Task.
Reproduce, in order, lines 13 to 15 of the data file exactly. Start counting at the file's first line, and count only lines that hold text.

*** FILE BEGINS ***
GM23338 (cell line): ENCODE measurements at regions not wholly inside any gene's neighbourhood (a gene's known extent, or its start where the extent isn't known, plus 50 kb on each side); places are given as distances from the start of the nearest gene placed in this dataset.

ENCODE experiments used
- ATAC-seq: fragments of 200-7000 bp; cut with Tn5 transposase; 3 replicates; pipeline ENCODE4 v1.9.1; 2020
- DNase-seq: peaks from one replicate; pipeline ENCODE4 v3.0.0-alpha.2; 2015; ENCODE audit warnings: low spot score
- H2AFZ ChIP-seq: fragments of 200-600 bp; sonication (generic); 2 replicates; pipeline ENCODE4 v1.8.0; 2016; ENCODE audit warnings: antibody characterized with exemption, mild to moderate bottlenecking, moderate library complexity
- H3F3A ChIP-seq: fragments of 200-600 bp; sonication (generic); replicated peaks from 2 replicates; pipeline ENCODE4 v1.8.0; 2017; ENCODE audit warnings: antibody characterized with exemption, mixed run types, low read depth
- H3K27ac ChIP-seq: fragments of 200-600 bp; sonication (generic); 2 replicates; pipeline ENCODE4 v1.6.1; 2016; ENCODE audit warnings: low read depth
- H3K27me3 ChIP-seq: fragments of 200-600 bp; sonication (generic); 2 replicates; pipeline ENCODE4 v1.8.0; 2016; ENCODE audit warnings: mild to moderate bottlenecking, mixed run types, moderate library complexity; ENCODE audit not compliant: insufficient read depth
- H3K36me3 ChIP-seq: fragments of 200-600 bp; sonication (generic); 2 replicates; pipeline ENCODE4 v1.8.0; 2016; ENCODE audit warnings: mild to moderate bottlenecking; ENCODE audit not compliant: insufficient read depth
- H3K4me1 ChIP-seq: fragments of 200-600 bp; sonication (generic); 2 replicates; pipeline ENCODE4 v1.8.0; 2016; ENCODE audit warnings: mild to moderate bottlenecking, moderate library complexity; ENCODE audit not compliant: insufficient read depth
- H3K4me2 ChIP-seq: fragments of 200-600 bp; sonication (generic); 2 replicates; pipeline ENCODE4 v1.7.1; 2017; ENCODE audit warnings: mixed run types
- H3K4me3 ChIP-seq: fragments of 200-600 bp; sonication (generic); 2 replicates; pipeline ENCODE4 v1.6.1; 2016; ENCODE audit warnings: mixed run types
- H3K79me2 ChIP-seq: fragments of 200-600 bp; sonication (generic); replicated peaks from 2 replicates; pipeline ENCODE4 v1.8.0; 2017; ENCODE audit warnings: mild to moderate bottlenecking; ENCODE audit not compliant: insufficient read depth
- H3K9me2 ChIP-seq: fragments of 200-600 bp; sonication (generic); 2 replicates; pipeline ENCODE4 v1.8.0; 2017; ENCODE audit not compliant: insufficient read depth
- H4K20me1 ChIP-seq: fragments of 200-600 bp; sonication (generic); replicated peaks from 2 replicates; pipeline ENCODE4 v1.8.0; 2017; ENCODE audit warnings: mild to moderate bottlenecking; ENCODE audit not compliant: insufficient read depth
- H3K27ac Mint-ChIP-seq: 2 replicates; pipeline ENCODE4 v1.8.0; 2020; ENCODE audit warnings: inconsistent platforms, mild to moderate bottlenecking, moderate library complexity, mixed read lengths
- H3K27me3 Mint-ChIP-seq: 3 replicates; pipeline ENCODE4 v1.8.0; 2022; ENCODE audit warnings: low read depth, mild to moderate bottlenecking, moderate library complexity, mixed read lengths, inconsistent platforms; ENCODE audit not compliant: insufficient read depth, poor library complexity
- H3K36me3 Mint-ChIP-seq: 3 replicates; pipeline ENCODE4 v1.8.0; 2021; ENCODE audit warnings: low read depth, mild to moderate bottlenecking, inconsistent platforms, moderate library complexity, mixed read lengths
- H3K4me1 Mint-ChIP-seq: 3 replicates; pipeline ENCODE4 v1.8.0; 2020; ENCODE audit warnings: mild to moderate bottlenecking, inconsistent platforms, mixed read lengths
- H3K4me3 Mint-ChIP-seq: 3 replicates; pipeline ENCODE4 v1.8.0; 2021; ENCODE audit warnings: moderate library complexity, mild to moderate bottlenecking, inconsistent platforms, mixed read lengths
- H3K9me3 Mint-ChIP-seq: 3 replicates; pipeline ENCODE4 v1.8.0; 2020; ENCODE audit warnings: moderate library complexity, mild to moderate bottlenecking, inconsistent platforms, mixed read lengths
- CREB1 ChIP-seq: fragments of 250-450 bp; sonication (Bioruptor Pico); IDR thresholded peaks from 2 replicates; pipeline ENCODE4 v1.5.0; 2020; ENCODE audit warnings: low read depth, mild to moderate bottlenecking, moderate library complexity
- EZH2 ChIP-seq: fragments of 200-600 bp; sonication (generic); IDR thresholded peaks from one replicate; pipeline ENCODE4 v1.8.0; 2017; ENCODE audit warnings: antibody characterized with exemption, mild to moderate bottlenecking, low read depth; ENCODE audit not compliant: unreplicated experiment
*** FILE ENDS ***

- H3K79me2 ChIP-seq: fragments of 200-600 bp; sonication (generic); replicated peaks from 2 replicates; pipeline ENCODE4 v1.8.0; 2017; ENCODE audit warnings: mild to moderate bottlenecking; ENCODE audit not compliant: insufficient read depth
- H3K9me2 ChIP-seq: fragments of 200-600 bp; sonication (generic); 2 replicates; pipeline ENCODE4 v1.8.0; 2017; ENCODE audit not compliant: insufficient read depth
- H4K20me1 ChIP-seq: fragments of 200-600 bp; sonication (generic); replicated peaks from 2 replicates; pipeline ENCODE4 v1.8.0; 2017; ENCODE audit warnings: mild to moderate bottlenecking; ENCODE audit not compliant: insufficient read depth